New Orleans — Plans to transform the defunct Six Flags theme park in eastern New Orleans into an outlet mall are in limbo because of another developer’s plans to turn the Riverwalk into an outlet center, said David Garcia, president of DAG Development, to the city’s Industrial Development Board on Tuesday.
Garcia’s company and partner Provident Realty submitted a proposal to breathe new life into the abandoned park in the fall of 2011 and executed the concession deal with the city and the Industrial Development Board in late November 2012.
In the months that followed, Garcia said, they conducted extensive research and talked with those in the outlet mall industry. They’ve concluded the New Orleans market, which has no outlet mall, cannot realistically support two.
“We believe that until it is certain the Riverwalk is either starting construction on their proposed outlet mall as they have publicly announced, or it is clear they are not proceeding with those plans anymore, Jazzland Outlet Mall is unfortunately in a blocked position at this time,’’ Garcia said.
Board members seemed stunned by the news.
A.B. Randolph III, the board’s vice president, said it was “kind of a bombshell,’’ and board member Elijah Feinstein said it was “terribly disappointing.’’
Members said Garcia’s presentation is not what they were expecting to hear about the future of the city-owned site.
Garcia said his company is trying to get Howard Hughes Corp., which is redeveloping the Riverwalk, to sit down to discuss the possibility of becoming part of the Jazzland project, something he said could benefit both developers and the city.
That hasn’t happened yet, he said, and while board members said they couldn’t take sides, several suggested that the city could plan a role in getting both companies to come to the table.
But Mark Bulmash, senior vice president for development at the Howard Hughes Corp., of Dallas, said Provident Reality approached them early this year with such an idea.
“While we are flattered by the offer, after fair consideration we let them know that we cannot consider that option,’’ Bulmash said Tuesday.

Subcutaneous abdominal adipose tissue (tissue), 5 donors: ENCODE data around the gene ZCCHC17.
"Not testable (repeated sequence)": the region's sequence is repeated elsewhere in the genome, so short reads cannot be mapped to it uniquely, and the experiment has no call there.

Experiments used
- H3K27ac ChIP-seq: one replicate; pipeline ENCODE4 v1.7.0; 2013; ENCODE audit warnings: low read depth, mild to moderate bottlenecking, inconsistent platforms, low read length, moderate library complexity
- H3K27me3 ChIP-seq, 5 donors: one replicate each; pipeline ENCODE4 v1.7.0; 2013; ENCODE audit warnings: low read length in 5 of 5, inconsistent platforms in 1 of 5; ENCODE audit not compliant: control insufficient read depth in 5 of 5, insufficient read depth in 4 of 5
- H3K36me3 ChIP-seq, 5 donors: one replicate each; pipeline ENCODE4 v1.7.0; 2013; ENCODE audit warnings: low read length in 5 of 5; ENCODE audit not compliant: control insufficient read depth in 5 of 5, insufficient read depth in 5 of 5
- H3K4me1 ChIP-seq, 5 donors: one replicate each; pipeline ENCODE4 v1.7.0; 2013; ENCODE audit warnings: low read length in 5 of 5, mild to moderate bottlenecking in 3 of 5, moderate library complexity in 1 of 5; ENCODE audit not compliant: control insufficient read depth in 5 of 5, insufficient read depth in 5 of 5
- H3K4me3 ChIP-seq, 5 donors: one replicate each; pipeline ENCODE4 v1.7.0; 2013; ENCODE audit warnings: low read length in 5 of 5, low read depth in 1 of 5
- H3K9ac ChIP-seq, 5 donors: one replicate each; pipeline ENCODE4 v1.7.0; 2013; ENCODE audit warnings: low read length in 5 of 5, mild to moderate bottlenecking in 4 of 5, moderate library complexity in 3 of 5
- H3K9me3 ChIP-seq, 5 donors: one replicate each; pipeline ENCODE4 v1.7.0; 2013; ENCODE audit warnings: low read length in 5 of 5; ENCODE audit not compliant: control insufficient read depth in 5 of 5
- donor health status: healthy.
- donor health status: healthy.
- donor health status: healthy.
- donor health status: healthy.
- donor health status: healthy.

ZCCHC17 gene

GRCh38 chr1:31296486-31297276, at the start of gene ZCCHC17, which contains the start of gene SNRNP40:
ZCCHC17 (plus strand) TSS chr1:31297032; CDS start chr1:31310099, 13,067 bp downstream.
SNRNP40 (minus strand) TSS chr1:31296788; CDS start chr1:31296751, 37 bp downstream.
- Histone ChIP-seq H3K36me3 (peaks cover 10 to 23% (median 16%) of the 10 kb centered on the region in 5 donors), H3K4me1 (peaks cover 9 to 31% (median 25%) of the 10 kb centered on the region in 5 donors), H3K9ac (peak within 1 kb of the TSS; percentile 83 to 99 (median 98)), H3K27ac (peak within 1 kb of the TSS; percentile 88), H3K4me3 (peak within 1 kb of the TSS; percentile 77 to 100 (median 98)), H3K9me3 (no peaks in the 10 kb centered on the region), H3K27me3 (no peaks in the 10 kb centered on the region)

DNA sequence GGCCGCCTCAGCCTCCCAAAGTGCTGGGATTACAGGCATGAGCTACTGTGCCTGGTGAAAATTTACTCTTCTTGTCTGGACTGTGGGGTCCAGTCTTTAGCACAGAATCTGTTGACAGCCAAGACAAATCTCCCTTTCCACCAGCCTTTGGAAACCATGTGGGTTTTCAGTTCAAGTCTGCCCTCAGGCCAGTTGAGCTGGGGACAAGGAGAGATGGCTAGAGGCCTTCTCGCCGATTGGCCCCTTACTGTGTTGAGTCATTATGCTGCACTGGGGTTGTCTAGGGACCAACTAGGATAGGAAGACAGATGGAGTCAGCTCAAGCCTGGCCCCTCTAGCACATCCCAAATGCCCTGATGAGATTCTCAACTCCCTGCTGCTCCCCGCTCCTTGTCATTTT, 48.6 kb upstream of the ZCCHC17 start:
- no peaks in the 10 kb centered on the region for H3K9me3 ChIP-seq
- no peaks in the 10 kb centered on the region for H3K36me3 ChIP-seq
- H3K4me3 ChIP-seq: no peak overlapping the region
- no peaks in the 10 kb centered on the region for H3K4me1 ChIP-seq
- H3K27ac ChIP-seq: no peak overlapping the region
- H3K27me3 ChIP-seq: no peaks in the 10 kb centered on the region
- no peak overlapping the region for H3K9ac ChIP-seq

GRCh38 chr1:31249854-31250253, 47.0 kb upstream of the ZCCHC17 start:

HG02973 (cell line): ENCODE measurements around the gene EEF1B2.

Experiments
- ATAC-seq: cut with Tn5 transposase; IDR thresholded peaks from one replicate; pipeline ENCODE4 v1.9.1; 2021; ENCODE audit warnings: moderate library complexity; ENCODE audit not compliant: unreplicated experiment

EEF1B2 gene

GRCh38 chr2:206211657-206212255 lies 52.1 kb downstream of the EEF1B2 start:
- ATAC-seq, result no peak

Garcia painted the Jazzland option as the more attractive alternative, praising its suitability as an outlet mall site and stressing the city’s desire to bring the blighted property back into commerce.
He said the Jazzland site, which is what the theme park was called before Six Flags took over its operations, meets key criteria for successful outlets malls: inexpensive land with room for expansion, abundant and free surface parking, access and visibility from a major interstate and a location that’s close to but not in the heart of major population centers.
Bulmash said his company is “bullish’’ on the Riverwalk site. He pointed to figures released by the New Orleans Convention and Visitors Bureau on Tuesday that showed 9 million visitors came to the metro area in 2012.
The mall is within walking distance of the Central Business District and French Quarter hotels and attractions and is also close to the Ernest N. Morial Convention Center and the cruise ship terminal on Julia Street, he said
“It’s an ideal location in the epicenter of downtown,’’ he said.
Efforts to secure anchor tenants and those that follow anchors for the Jazzland site have been stymied by the fact that the Riverwalk development has been moving along with leases, Garcia told the board.
But, he added, there is still a chance to work out a deal as long as construction has not begun.
Howard Hughes Corp. is not yet ready to announce a time line for construction of what he described as a $70 million renovation, Bulmash said.
The project has crossed a threshold with lease commitments from top national and local retailers for nearly 80 percent of the center, he said.
He added 55 percent of them have signed leases and the other 25 percent are awaiting signing or are in negotiations.
Garcia acknowledged to the board that the Riverwalk is far along in the process, saying it’s not possible “to convince these key tenants to change their mind and switch to another competing location to which they already made a commitment.’’
Even the suggestion of free space in a second location didn’t change their minds, he said.
The city administration is encouraging dialogue but doesn’t know how realistic that is, according to Aimee Quirk, Mayor Mitch Landrieu’s adviser for economic development.
“We want to encourage economic development all over the city,’’ she said.
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